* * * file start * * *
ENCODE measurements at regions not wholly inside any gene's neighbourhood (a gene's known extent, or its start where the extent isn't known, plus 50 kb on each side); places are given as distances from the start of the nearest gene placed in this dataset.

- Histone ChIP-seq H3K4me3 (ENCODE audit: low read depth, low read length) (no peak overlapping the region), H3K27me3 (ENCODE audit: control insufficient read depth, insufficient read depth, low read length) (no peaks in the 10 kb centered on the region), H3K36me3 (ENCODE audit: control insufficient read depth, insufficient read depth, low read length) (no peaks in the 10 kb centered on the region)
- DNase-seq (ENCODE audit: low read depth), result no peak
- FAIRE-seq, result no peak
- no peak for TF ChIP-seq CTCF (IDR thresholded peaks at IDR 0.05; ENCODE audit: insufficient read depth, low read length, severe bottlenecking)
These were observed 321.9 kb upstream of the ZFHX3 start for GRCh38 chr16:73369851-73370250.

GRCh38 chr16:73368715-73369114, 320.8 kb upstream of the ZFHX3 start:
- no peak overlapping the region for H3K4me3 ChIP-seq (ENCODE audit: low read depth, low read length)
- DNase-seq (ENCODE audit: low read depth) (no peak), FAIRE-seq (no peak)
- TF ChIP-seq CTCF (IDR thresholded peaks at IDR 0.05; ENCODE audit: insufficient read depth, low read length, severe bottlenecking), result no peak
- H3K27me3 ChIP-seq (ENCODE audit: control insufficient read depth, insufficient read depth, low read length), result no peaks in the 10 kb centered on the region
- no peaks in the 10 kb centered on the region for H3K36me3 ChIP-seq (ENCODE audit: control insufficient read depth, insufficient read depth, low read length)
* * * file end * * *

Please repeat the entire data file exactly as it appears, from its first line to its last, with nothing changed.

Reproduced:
ENCODE measurements at regions not wholly inside any gene's neighbourhood (a gene's known extent, or its start where the extent isn't known, plus 50 kb on each side); places are given as distances from the start of the nearest gene placed in this dataset.

- Histone ChIP-seq H3K4me3 (ENCODE audit: low read depth, low read length) (no peak overlapping the region), H3K27me3 (ENCODE audit: control insufficient read depth, insufficient read depth, low read length) (no peaks in the 10 kb centered on the region), H3K36me3 (ENCODE audit: control insufficient read depth, insufficient read depth, low read length) (no peaks in the 10 kb centered on the region)
- DNase-seq (ENCODE audit: low read depth), result no peak
- FAIRE-seq, result no peak
- no peak for TF ChIP-seq CTCF (IDR thresholded peaks at IDR 0.05; ENCODE audit: insufficient read depth, low read length, severe bottlenecking)
These were observed 321.9 kb upstream of the ZFHX3 start for GRCh38 chr16:73369851-73370250.

GRCh38 chr16:73368715-73369114, 320.8 kb upstream of the ZFHX3 start:
- no peak overlapping the region for H3K4me3 ChIP-seq (ENCODE audit: low read depth, low read length)
- DNase-seq (ENCODE audit: low read depth) (no peak), FAIRE-seq (no peak)
- TF ChIP-seq CTCF (IDR thresholded peaks at IDR 0.05; ENCODE audit: insufficient read depth, low read length, severe bottlenecking), result no peak
- H3K27me3 ChIP-seq (ENCODE audit: control insufficient read depth, insufficient read depth, low read length), result no peaks in the 10 kb centered on the region
- no peaks in the 10 kb centered on the region for H3K36me3 ChIP-seq (ENCODE audit: control insufficient read depth, insufficient read depth, low read length)